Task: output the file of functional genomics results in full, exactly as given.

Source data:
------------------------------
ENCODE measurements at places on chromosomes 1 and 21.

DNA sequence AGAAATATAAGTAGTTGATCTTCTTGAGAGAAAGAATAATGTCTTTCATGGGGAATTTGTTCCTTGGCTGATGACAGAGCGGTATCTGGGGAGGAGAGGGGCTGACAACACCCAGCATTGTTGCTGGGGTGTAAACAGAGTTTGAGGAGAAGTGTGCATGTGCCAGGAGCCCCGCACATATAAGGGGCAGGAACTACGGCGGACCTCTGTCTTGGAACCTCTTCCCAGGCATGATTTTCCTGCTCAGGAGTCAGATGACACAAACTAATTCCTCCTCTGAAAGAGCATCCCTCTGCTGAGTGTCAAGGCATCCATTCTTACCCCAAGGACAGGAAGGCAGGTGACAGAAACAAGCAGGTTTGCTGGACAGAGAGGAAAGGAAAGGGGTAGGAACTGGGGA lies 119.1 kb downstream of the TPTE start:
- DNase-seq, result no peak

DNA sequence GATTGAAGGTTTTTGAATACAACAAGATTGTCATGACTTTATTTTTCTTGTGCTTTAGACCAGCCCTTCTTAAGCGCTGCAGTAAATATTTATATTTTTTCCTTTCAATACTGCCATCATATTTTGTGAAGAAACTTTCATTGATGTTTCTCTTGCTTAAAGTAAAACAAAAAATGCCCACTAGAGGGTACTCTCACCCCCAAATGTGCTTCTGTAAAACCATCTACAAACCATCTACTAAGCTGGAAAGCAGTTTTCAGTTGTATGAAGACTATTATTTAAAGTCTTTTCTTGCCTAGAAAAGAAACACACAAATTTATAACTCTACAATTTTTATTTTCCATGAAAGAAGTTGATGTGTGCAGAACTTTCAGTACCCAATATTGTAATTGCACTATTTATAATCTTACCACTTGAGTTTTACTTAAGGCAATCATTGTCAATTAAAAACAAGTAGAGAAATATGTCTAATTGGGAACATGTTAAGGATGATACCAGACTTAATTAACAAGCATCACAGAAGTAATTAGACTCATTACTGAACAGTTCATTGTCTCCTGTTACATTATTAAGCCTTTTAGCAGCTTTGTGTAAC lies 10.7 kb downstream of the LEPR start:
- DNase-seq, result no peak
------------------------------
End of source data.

ENCODE measurements at places on chromosomes 1 and 21.

DNA sequence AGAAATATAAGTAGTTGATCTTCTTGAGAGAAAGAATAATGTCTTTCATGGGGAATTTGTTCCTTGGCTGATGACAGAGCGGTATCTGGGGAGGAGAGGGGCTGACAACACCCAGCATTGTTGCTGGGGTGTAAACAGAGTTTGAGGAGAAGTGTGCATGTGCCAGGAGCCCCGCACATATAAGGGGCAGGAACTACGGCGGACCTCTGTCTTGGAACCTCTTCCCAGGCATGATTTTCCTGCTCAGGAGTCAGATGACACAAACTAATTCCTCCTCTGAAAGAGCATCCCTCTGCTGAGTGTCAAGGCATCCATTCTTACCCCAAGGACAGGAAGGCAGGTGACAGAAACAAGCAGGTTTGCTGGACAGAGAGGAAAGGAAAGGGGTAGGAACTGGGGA lies 119.1 kb downstream of the TPTE start:
- DNase-seq, result no peak

DNA sequence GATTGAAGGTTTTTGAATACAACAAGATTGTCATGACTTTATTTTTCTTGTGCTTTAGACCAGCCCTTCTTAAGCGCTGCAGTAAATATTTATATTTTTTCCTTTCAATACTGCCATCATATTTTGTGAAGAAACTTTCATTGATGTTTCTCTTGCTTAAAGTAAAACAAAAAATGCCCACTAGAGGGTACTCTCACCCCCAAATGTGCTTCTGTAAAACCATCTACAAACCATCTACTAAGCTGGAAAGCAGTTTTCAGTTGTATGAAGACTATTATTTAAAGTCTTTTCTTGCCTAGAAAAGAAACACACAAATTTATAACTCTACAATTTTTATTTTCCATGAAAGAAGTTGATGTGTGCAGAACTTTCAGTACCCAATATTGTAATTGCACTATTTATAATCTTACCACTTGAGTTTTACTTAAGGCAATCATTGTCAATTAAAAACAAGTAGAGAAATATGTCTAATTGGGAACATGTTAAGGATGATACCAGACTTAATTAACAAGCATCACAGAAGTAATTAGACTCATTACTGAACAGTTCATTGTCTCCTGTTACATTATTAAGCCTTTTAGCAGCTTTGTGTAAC lies 10.7 kb downstream of the LEPR start:
- DNase-seq, result no peak